Student and faculty protestors disrupt a board meeting demanding an opportunity to voice concerns about the closing of two downtown colleges.
At its January meeting, Trent University's board of governors provoked an angry response from student and faculty demonstrators when it refused to allow Professor John Syrett to present a motion from the Faculty Council regarding the board's decision to close the university's two downtown colleges.
Citing fire code regulations, the board told the group that only 20 of them would be allowed into the board meeting. When students and faculty members objected, board chair Gary Wolff declared the meeting closed to the public and moved it to president Bonnie Patterson's office.
Reaction was swift. In a strongly worded editorial on Jan. 23, the Peterborough Examiner argued that the action of the Trent board of governors "shows its commitment (to free speech and open discussion) is no stronger than a house of straw."
The editorial criticized the Trent board for refusing to hear Syrett, for refusing to find space to accommodate the faculty and students, and for then holding a secret meeting in the president's office. "Imagine what would happen if members of a neighbourhood group overflowed the city council chamber and the mayor reacted by declaring the meeting closed and taking council to her office to discuss city business in private."
Behind the events was the board's determination to press ahead with the college closures despite a November 1999 resolution by senate to keep the colleges open and despite a compromise resolution of the faculty council in December to defer the college closures for several years.
The board's disregard of the senate decision prompted three Trent professors last year to apply for a judicial review of the board's action citing the Trent University Act provision that gives senate power over educational policy. Late last year a three-judge panel of the Ontario Divisional Court dismissed their application but the Ontario Court of Appeal recently granted leave to appeal that ruling.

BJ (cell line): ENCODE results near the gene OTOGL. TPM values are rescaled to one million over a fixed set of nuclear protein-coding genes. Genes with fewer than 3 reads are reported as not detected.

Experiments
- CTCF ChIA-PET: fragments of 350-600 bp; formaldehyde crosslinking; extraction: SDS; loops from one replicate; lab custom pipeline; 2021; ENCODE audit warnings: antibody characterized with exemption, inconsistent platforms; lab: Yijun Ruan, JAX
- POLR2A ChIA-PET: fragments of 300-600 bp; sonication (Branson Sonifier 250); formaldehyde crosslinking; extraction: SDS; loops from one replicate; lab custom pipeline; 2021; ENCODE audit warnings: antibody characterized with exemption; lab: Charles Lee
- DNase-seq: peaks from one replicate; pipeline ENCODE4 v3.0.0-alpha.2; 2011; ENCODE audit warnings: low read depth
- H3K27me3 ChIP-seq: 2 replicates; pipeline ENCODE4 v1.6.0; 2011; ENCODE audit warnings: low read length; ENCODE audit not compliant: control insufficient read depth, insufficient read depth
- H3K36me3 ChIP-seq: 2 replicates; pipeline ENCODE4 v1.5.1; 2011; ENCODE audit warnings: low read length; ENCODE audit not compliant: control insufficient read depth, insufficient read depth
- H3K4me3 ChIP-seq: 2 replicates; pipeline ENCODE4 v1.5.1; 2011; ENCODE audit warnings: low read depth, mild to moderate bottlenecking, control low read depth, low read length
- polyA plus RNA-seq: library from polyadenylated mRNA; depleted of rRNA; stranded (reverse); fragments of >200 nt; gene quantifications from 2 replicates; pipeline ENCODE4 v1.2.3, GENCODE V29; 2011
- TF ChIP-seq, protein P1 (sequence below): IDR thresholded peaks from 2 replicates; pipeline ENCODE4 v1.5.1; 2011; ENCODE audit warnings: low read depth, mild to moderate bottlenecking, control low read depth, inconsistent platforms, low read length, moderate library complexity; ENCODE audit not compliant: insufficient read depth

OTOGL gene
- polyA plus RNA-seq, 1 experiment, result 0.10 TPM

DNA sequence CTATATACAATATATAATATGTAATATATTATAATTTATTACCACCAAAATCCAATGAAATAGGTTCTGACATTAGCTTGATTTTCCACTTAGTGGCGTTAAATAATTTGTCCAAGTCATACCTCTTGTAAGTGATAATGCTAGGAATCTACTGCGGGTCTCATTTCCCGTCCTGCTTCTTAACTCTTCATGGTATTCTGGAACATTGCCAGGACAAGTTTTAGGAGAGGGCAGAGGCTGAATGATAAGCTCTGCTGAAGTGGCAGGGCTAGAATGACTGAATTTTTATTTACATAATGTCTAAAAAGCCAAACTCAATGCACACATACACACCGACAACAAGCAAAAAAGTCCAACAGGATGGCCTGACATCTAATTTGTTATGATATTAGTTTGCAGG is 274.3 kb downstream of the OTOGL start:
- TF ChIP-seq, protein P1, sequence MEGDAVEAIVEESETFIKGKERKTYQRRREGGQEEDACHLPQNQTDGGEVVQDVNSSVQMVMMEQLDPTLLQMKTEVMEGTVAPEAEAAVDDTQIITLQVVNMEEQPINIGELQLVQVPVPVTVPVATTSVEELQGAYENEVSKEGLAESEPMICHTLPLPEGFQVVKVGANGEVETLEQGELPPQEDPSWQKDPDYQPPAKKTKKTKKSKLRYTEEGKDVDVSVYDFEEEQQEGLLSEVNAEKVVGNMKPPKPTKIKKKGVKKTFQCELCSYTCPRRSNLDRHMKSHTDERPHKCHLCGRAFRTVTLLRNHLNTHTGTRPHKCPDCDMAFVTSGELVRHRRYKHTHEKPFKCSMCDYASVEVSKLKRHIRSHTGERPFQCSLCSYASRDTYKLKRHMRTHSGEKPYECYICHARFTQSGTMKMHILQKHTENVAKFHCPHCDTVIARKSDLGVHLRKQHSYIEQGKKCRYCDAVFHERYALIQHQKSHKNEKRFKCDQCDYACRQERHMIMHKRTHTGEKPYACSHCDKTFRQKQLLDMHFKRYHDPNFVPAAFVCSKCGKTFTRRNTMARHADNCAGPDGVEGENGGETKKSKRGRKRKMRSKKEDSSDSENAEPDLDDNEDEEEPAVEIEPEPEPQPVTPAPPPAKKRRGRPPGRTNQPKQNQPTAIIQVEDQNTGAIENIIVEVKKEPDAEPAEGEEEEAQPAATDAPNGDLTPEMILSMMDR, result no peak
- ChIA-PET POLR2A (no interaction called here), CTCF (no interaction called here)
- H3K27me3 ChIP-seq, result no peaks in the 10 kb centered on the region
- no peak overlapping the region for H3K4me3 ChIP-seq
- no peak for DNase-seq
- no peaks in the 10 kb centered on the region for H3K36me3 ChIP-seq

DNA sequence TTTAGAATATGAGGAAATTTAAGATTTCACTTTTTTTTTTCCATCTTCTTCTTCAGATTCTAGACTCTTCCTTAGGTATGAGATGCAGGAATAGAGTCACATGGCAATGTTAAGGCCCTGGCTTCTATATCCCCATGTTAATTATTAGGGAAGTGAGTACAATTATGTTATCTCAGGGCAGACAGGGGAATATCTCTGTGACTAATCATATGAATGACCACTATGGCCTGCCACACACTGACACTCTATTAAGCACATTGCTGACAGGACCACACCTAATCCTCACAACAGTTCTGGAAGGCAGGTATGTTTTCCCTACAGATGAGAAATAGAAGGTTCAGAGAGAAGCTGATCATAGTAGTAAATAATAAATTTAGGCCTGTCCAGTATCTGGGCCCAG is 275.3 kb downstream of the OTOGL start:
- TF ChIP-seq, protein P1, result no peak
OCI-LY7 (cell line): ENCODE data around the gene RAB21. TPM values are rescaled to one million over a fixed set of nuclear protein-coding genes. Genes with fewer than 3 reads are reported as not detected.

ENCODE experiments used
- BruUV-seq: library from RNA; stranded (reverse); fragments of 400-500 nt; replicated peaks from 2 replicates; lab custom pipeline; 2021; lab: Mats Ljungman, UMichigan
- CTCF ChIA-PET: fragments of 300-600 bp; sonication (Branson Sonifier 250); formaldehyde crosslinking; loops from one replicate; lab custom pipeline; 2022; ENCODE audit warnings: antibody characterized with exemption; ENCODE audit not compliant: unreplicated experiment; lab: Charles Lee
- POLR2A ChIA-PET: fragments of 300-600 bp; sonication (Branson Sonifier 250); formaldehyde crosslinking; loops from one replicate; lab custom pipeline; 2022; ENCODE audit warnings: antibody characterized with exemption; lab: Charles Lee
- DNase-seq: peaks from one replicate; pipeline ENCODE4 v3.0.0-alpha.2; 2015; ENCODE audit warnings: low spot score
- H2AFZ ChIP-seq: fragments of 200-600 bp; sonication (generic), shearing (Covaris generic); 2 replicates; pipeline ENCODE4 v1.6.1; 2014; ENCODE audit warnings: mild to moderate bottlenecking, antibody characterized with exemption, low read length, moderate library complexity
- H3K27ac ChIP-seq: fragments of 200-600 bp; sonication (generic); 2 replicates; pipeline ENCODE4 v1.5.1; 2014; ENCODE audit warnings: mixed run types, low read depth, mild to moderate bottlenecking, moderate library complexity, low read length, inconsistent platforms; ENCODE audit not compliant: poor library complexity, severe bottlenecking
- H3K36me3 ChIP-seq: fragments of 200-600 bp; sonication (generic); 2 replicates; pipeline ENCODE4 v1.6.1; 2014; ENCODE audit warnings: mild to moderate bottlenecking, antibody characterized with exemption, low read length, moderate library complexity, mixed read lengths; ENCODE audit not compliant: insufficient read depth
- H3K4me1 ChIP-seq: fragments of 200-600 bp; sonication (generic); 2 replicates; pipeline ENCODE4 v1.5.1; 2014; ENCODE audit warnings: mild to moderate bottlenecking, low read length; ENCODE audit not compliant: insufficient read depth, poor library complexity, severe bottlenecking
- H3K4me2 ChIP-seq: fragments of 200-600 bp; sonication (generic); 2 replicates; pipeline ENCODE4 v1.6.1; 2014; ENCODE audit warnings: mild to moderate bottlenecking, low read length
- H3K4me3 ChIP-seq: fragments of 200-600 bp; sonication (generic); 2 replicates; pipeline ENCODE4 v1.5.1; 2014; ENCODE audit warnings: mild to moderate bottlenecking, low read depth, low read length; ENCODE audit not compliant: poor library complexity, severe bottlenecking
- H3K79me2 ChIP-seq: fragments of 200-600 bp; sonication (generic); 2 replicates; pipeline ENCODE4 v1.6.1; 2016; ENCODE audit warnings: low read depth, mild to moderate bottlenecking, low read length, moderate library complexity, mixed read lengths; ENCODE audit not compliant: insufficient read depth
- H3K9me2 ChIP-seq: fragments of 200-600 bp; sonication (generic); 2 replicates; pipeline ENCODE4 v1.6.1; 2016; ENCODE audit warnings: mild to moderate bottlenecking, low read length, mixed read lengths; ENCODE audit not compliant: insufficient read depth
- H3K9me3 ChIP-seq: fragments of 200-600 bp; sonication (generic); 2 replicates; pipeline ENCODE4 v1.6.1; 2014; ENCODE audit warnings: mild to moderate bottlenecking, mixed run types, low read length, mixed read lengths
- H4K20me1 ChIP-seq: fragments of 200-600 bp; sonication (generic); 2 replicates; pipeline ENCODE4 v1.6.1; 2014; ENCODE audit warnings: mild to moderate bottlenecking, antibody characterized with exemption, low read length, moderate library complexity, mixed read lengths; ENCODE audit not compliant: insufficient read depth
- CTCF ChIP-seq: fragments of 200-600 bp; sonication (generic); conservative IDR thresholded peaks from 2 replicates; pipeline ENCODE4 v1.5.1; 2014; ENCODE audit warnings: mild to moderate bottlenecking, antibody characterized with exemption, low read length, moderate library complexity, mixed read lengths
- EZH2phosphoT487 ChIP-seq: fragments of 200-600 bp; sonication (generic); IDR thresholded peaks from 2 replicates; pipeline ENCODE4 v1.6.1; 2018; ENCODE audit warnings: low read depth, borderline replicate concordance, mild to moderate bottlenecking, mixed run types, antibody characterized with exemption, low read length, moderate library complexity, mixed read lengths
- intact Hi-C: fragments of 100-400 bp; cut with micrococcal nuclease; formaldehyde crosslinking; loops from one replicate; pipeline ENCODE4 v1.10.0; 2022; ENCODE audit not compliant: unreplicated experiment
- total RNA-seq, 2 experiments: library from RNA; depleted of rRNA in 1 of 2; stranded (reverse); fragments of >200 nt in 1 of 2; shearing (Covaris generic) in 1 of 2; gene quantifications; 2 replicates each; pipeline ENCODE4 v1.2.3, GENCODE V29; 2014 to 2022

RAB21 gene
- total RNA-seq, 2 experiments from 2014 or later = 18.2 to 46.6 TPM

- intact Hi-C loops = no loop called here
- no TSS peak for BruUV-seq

The Court of Appeal will now hear Peter Kulchyski, Ian McLachlan and Andrew Wernick's request to have the Divisional Court judgment set aside and for a court order quashing the resolution of the university's board of governors to authorize the closure, sale or relocation of Peter Robinson College and Catharine Parr Traill College.
"Collegial governance is crucial for universities," said CAUT president Tom Booth. "Upholding the rights of elected academic senates is essential to ensure universities maintain academic excellence."
Because the Trent University Act is one of the strongest in the powers it gives the senate, the CAUT executive voted to provide legal assistance for the application for judicial review and has now pledged its full financial support for the appeal.
"There is national significance to this case," Booth added. "If the Trent board gets away with disregarding the role of the senate, it will be open season on university senates across the country."
The notice of appeal filed in early January will likely be heard this summer.